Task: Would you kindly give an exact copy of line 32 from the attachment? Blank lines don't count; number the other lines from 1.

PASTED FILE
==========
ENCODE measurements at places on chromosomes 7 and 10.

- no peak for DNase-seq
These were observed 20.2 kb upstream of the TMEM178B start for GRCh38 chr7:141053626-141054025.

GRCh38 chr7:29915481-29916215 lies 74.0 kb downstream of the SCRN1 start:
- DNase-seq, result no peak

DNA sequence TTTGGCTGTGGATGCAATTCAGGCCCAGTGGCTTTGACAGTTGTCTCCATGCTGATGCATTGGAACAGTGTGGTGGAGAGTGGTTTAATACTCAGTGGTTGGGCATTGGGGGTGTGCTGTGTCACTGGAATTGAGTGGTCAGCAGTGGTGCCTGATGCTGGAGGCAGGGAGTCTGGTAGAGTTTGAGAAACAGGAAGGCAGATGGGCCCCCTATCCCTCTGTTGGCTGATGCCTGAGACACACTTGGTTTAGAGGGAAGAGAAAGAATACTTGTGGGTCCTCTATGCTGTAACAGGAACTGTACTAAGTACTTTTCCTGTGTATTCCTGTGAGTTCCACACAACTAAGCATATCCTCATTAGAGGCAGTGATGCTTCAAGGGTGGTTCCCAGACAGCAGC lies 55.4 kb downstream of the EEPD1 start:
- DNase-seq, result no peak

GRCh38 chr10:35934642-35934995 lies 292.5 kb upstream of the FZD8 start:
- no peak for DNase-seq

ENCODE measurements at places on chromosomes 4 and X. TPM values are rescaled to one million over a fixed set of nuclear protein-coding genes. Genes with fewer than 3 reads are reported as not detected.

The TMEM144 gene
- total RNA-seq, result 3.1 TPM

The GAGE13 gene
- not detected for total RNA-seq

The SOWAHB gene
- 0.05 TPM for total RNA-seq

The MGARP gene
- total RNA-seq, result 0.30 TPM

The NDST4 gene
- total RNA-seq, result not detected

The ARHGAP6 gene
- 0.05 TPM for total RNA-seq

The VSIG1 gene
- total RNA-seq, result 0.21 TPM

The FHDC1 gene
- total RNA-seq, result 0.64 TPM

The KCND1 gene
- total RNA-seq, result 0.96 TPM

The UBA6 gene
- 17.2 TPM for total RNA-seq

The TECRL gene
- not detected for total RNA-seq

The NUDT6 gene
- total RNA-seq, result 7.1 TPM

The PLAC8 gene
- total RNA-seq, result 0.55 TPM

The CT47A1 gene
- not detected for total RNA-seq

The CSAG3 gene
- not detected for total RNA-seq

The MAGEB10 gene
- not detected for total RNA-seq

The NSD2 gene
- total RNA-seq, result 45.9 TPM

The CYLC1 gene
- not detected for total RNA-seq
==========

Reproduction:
- not detected for total RNA-seq